Glancing around this year’s Sere Sal (Yazidi New Year) celebrations in Lalish, it is difficult to imagine that these people underwent the earth’s most recent genocide in 2014. They look relaxed and happy, excitable too. But this did happen to them. And many of these people are survivors of the flight and subsequent siege of Sinjar Mountain. Some are survivors of the ISIS program to enslave Yazidi women. They were captured and used as sexual entertainment for the troops. Which seems somewhat odd at first, given the Islamic Extremist’s usual stance on sexual relations outside of marriage. They side-stepped these using the “temporary wife” or Mut’a – Pleasure Marriage contract. It is unclear whether or not they stuck to the rule that a woman cannot enter Mut’a with another man for a period of two months following the termination of a previous Mut’a. Dressed in white and surrounded by a chain of people holding hands, these women form a procession through the temple courtyards of Lalish, heads held high.
Meanwhile, everything from frying pans to gravy boats to pieces of smashed tile receive a second lease of life as oil lamps. The oil used is locally extracted olive oil, from the many ancient olive trees in Lalish. It is stored in huge amphora within the temple, to be used on Wednesdays and for celebrations. The temple courtyard is packed. Clusters of effervescent people armed with naked flames, disperse and conglomerate. The place is all of a light hearted jostle and bare footed throng, permeated by sporadic bursts of gleeful ululation, picked up and tossed from one group to the next on the warm evening air. Children wend their way through the dense crowds, eyes huge and glowing as the daylight fades and their flames, carried disconcertingly quickly at approximately knee height, cast timeless mesmerisation borne on parted lips and the sparkles of their gaze. It’s loud, joyfully brash, seriously burn prone. Magical.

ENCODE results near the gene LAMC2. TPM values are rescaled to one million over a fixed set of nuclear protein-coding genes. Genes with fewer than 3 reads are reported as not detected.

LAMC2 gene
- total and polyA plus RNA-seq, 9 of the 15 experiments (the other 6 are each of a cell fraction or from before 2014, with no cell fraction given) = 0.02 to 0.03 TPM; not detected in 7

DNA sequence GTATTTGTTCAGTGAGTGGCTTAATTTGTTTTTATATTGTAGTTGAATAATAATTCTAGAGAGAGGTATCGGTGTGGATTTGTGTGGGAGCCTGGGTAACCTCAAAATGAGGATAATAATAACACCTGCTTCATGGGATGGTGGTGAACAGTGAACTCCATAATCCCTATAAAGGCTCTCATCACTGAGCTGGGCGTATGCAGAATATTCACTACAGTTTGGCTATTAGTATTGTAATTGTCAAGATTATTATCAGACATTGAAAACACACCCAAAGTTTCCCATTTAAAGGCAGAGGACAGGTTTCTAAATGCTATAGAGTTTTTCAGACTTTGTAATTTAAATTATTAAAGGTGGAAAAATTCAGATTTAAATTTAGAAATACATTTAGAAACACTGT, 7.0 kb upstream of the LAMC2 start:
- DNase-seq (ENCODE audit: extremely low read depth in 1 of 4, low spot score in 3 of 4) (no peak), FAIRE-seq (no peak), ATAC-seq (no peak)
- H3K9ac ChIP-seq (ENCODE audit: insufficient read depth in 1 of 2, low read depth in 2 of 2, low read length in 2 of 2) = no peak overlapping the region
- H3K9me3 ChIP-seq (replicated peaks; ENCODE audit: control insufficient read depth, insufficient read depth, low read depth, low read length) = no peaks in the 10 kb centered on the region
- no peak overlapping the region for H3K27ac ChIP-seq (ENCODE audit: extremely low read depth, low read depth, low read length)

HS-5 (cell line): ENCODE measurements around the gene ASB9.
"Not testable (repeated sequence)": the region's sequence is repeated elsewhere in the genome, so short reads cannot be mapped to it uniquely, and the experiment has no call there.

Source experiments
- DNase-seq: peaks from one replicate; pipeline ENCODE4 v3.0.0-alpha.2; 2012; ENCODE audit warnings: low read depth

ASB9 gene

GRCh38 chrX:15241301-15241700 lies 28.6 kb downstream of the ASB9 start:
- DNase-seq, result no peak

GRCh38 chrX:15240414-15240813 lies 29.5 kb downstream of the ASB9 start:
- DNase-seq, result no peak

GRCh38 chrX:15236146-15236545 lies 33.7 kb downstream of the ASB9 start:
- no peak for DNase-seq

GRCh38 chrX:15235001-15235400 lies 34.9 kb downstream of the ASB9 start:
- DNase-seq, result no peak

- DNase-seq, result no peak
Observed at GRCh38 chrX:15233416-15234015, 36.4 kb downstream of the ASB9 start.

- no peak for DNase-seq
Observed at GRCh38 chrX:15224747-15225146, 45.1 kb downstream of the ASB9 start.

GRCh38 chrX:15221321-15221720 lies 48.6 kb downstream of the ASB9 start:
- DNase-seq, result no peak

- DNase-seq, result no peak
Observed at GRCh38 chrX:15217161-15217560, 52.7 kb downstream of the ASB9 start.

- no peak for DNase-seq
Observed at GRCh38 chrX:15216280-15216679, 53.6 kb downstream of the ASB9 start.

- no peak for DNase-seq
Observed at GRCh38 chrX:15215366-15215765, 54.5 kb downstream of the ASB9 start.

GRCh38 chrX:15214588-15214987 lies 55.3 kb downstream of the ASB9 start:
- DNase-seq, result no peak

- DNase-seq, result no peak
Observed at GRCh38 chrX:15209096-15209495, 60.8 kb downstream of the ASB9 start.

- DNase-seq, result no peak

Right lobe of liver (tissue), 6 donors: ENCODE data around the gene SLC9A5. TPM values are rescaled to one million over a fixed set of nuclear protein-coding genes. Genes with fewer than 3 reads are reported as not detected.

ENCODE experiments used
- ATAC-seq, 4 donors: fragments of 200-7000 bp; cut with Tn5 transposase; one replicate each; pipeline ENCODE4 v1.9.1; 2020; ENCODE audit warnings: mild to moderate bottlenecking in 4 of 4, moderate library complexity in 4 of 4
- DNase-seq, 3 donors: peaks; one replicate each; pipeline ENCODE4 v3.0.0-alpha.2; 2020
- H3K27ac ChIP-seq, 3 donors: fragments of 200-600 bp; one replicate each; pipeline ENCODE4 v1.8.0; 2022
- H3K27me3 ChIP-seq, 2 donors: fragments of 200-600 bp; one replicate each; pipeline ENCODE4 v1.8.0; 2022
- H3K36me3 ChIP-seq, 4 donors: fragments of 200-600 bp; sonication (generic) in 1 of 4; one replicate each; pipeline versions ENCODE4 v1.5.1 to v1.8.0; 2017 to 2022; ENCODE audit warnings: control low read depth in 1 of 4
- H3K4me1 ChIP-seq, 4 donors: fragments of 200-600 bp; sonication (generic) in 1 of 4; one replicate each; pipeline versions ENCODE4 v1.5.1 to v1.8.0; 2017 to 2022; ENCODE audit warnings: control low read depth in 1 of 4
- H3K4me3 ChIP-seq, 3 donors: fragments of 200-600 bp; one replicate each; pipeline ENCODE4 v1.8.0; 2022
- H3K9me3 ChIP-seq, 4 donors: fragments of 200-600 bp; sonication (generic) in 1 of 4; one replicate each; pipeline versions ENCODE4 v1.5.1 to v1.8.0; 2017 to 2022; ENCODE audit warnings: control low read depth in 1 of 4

Lalish is the most sacred Yazidi spot in the world. Dating back to the Sumerian era it contains a temple that’s architecturally unique in the Middle East. Instead of domes it boasts conical spires that resemble Burmese or Hindu pagodas more than anything else to be found in the region. Shoes are forbidden at the temple and so is stepping on the threshold of a doorway – stepping over, left foot first is the done thing.
The Yazidi faith appears to draw primarily on Christianity, Islam, Hinduism and Zoroastrianism. Yazidi creation, while featuring Adam and Eve, is not quite the same as that of the Abrahamic religions. There was Adam and there was Eve. And they were in the Garden of Eden. But before they resorted to recombination as a reproduction option, they first had a go at autogamy. They each put their seed into separate jars, or so one story goes, leaving these sealed for nine months. When they opened them, Eve’s contained nothing but insects/worms/dust/versions vary. But in Adam’s jar was a baby boy – Shehid bin Jer, literally “Son of Jar” and from him were all Yazidis descended. Everyone else descended from both Adam and Eve, in the usual way.
For more pictures, visit EF Images